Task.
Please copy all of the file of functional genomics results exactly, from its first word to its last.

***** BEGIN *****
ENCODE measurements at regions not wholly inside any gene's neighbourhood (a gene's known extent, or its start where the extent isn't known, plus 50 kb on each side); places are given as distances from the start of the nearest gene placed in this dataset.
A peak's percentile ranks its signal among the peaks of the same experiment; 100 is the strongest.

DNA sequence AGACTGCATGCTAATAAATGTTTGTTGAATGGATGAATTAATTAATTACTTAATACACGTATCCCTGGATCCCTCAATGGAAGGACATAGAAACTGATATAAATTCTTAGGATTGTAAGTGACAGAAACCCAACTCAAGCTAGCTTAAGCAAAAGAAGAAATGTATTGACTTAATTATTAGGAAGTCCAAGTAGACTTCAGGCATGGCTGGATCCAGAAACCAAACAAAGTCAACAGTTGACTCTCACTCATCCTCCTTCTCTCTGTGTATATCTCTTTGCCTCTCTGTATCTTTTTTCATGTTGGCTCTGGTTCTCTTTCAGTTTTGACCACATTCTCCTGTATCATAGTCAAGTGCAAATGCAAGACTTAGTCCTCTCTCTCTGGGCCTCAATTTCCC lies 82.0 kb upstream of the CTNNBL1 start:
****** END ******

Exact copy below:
ENCODE measurements at regions not wholly inside any gene's neighbourhood (a gene's known extent, or its start where the extent isn't known, plus 50 kb on each side); places are given as distances from the start of the nearest gene placed in this dataset.
A peak's percentile ranks its signal among the peaks of the same experiment; 100 is the strongest.

DNA sequence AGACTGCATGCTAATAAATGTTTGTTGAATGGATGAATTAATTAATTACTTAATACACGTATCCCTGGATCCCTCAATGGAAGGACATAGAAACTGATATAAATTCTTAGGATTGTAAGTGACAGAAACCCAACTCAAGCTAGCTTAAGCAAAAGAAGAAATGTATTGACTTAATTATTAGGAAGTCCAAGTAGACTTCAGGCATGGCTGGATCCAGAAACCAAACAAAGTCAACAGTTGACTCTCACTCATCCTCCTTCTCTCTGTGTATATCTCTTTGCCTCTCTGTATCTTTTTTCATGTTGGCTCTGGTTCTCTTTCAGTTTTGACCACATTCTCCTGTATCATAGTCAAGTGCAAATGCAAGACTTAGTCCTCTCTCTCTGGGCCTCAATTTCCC lies 82.0 kb upstream of the CTNNBL1 start: